This article is the last in a three-part series. Part one is available here and for part two, go here.

Deferred compensation plans can be complex, particularly for sponsors that offer several different types of plans. As the complexity of plan administration rises, so does the risk of making an error.

Below are ten types of errors commonly seen deferred compensation plan administration and the corrections that are needed to fix them.

There are also descriptions of Department of Labor and IRS correction programs that sponsors and administrators can use to address errors.

1. Missed deferral opportunity for excluded employees (including employer matches)

This type of failure usually occurs in two kinds of circumstances:

  • When employees are not provided with timely notification of their eligibility to participate in a plan (often because the plan excludes the employee from an automatic enrollment for some period of time); or

  • When the employer fails to process a participant’s election to defer in a timely manner.

The employee or participant may also miss employer matches as a consequence of the delayed participation.

To correct, the employer usually makes a qualified nonelective contribution (QNEC) in an amount equal to 50 percent of the employee’s or participant’s missed deferral opportunity (40 percent for a missed after-tax contribution) applying the participant’s elected deferral amount, or the plan’s average deferral percentage rate, whichever is applicable or appropriate. To this, the employer must include the missed match, which must be calculated using 100 percent (not 50 percent or 40 percent) of the missed deferral or after-tax opportunity, as well as applicable earnings.

However, under Revenue Procedure 2013-12, the missed match contribution now need not be a QNEC, which requires immediate vesting, withdrawal restrictions, and an inability to fund with forfeitures, unless the plan is a safe harbor 401(k) plan. The missed contributions may now be made as a non-QNEC, employer corrective contribution that follows the vesting schedule in the employer’s plan. Corrections for this violation are also now available for 401(k) safe harbor plans under Code section 401(k)(13).

The correction process for Code section 401(k)(12) plans was carried forward into Revenue Procedure 2013-12, which says that a missed deferral is deemed equal to the greater of 3 percent or the maximum deferral percentage rate that is at least as favorable as 100 percent of the elective deferral made by the employee. Note that if the failure occurs for a period that does not extend past the first day of the first plan year that begins after the date on which the first deferral would have been made (but for the failure), then the missed deferral is deemed equal to 3 percent.

However, if the failure occurs during a period subsequent to this, the missed deferral for each subsequent plan year will be deemed equal to the qualified percentage specified in the plan document in order to comply with Code section 401(k)(13(C)(iii).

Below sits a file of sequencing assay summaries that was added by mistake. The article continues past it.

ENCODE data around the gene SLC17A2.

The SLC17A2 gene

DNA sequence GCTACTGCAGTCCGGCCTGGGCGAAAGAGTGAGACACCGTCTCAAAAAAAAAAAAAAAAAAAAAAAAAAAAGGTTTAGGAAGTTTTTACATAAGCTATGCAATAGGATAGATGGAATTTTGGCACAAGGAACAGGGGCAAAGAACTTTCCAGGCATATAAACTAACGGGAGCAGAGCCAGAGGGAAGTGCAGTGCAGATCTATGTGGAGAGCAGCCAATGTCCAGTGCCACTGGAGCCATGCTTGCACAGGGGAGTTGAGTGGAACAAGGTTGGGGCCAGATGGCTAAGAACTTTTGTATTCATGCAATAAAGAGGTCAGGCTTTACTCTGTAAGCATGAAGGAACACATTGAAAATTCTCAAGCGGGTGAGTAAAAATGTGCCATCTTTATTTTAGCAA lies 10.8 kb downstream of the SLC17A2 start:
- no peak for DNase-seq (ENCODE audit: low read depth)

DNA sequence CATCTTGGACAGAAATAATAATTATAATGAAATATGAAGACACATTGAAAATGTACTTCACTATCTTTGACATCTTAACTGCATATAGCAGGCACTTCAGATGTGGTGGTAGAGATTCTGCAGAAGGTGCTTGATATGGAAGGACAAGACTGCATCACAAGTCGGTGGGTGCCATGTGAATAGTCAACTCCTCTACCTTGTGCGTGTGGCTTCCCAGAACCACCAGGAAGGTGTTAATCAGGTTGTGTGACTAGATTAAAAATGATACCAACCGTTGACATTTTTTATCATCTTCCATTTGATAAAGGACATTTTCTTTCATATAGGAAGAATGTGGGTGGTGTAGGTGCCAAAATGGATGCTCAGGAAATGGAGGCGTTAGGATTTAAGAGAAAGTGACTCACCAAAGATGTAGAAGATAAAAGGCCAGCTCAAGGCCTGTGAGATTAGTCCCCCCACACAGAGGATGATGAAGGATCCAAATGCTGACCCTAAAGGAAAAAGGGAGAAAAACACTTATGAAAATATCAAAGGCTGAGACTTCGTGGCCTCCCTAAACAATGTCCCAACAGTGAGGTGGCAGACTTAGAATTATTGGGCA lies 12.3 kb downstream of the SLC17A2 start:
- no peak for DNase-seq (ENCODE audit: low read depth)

If any contribution error affects a terminated participant, the employer can apply the de minimis distribution rule (differences of $75 or less may be disregarded) to any corrective contribution. This is unique because the de minimis rule is normally limited to use with corrective distributions only — not as to contributions.

2. Allowing participation too early

If an employee is allowed to participate in a plan before the proper eligibility date, there is an operational violation. The correction is to return the improper contributions to the employee, and to forfeit any employer matches and earnings attributable to them.

3. Missed or late contributions

In general, payroll salary deductions and loan repayments must be remitted to the plan trust on a timely basis. The DoL recently released new guidance on timely remittance of these amounts in DoL Regulation section 2510.3-102, and they are very stringent.

Although the regulations require remittance to the plan’s trust within an “administratively reasonable” time period, the latest date for remittance is the fifteenth day of the month immediately following the month in which the plan contribution was withheld or payable by the plan sponsor-employer. However, the safe harbor for timely deposits in companies with fewer than 100 employees is a mere seven days.

The failure to make consistent and timely deposits in these time frames over an extended time period is considered a breach of fiduciary duty that requires corrective action under a DoL (not IRS EPCRS) correction program.

4. Excess contributions

A plan violation occurs when a plan allows a participant to contribute more than the Code section 402(g) maximum annual amount permitted ($17,500 in 2014, unless over age fifty and eligible for a catch-up contribution), or more than that permitted when applying ADP and ACP tests in any given plan year.

To correct this violation, the excess contributions must be distributed to the plan participant. Any employer contributions made on account of these excess contributions are transferred to the plan’s forfeiture account, and then the plan follows the plan’s rules for disposition of forfeitures, which usually is to pay plan expenses or reduce employer future contributions. In the event of a terminated participant, an effort must be made to recover the excess amount involved.